When cancer cannot be treated by surgery, a non-invasive treatment called Radio Embolisation or SIRT (Selective Internal Radiation Therapy) can be used. SIRT can be used to selectively target non-operable tumours in the liver.
This minimally invasive process is used to manage cancer cells by injecting tiny microspheres of radioactive isotope Yttrium-90 directly into the tumour. By directly delivering targeted doses of radiation to the localised area to the liver artery thorough the groin, there is minimal damage to the surrounding tissue.
When Is This Procedure Conducted?
The aim of the procedure is to slow the growth of cancer. It may be performed alone or in combination with conventional therapies. It is a local therapy, meaning it only treats cancer cells near where it is administered. It is a two-step procedure performed about one week apart.
How Does This Procedure Work?
A small catheter is guided to the blood vessels that supply the liver. The Interventional radiologist will map out the blood vessels of the liver, and may block some of them to ensure the radiation only goes to the tumour. Once this is done a test dose of the specially prepared beads that contain the radiation is given to confirm the radiation stays in the liver and helps work out the radiation dose.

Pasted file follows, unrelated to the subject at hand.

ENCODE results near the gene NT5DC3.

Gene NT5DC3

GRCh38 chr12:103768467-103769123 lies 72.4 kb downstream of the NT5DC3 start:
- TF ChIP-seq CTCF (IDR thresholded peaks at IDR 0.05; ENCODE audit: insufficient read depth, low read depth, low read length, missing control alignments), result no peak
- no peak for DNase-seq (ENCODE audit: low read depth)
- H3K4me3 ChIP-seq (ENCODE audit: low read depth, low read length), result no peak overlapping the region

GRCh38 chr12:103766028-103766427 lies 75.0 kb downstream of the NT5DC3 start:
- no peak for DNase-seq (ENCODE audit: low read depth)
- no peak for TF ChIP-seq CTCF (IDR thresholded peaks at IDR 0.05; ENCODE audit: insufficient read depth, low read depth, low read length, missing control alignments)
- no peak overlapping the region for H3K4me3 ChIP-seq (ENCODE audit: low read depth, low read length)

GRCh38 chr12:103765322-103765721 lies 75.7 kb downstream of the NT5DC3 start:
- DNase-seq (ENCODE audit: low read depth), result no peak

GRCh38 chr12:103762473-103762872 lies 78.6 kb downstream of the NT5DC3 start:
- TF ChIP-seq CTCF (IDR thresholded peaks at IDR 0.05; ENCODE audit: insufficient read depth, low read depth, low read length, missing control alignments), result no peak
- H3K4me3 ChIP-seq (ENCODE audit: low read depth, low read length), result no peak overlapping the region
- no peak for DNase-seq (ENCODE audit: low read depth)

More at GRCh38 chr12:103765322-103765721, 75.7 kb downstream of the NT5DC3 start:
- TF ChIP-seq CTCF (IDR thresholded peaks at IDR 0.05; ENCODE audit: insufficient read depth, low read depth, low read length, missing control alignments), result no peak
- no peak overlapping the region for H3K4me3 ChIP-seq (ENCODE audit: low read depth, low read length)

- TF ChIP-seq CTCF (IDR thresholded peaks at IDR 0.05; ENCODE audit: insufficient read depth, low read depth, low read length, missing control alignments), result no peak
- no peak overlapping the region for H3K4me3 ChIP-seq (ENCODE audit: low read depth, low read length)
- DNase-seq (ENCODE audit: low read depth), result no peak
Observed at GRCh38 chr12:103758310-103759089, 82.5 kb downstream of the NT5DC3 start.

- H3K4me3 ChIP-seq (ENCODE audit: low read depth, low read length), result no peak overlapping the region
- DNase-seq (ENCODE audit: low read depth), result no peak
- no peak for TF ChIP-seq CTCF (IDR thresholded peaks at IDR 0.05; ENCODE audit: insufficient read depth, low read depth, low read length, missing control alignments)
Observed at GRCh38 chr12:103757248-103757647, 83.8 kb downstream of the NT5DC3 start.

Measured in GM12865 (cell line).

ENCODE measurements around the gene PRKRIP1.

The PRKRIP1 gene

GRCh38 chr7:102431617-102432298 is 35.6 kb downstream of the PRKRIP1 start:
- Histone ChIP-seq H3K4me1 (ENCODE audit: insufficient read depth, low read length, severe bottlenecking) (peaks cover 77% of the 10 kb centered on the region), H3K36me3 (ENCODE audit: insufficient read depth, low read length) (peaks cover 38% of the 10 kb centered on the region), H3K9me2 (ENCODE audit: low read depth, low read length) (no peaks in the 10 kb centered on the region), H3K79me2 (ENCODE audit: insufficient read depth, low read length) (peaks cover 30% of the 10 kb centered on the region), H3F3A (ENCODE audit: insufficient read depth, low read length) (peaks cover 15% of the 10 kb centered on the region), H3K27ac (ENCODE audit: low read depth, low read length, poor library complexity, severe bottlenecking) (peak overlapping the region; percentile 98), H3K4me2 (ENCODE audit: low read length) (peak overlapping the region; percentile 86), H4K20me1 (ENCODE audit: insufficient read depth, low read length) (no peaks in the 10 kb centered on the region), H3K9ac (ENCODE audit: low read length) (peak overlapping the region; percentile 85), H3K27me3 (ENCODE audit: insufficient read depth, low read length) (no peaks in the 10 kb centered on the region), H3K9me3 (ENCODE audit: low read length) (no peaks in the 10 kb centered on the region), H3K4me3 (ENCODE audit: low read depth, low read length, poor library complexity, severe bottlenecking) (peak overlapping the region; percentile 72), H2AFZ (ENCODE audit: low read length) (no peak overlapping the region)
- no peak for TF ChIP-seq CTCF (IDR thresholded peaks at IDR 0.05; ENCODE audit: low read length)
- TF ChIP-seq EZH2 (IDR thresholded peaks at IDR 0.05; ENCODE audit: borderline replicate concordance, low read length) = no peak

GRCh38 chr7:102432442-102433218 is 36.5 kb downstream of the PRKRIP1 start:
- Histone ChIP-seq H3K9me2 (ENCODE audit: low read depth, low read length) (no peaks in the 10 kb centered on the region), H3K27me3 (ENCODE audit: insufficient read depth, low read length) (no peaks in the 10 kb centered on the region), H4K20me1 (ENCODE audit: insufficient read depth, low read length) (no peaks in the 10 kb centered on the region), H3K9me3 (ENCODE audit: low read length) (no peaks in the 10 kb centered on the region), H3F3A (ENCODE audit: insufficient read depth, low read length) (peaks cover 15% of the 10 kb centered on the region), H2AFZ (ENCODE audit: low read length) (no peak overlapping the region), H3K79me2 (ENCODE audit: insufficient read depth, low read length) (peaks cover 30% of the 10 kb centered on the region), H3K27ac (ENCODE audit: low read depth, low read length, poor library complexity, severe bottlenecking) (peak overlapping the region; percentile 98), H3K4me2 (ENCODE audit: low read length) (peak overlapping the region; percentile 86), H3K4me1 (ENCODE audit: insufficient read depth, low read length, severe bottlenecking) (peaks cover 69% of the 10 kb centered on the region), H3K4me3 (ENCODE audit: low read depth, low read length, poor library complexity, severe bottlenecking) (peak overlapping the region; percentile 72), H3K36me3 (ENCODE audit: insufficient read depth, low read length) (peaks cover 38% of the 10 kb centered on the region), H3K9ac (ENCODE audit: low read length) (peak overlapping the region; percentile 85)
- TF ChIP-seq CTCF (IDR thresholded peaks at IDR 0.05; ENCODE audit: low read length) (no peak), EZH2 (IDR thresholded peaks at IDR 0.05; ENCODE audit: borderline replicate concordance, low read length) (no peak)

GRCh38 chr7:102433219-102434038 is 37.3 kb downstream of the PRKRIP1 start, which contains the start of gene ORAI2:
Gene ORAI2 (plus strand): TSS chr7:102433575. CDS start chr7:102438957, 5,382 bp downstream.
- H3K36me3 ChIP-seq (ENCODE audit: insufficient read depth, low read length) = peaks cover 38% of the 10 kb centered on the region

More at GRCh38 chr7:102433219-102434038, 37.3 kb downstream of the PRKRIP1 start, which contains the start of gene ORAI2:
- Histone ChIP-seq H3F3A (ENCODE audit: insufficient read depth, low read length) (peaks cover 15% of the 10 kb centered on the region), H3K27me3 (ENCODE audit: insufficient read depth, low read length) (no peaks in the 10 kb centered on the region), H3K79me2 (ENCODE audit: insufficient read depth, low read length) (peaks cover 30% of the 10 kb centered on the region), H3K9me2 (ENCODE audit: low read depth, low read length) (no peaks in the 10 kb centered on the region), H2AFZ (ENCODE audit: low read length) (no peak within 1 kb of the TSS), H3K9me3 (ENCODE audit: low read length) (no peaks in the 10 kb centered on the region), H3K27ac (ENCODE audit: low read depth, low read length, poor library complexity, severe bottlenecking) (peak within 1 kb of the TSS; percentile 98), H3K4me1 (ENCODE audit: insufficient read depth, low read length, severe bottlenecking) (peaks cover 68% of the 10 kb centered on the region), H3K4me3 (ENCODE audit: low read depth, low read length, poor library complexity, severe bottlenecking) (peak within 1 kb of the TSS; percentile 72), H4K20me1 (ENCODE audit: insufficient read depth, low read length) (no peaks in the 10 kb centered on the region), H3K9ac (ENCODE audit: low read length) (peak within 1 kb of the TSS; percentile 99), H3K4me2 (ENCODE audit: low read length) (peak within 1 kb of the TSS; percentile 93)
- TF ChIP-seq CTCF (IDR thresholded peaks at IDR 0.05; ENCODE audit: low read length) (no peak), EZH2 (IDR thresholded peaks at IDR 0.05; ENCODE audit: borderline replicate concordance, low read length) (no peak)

The second procedure is similar to the first where a catheter is guided to the liver arteries and the specially prepared beads that contain the radiation are delivered. When the beads land in the tumour, they emit a form of radiation energy that kills the cancer cells over a short distance around the bead.
An overnight stay is typical.
How Will I Feel After The Procedure?
Symptoms of the treatment are generally fatigue which tends to pass between 7-21 days, depending on the level of treatment.
How Successful Is Radio Embolisation and SIRT?
The success of Radio Embolisation and SIRT depends on the size of the tumour and cancer cells, however it is effective in prolonging the life of a cancer patient.
Summary of Benefits of Radio Embolisation and SIRT.
Radio Embolisation is mainly a palliative and not curative treatment.
Patients can benefit from:
- Increased quality of life
- Longer life
- Minimally invasive procedure so recovery time is very short
- Higher doses of radiation can be delivered to local areas with less surrounding damage
- Fewer side effects
Learn more about the treatment at http://www.sirweb.org/patients/liver-cancer/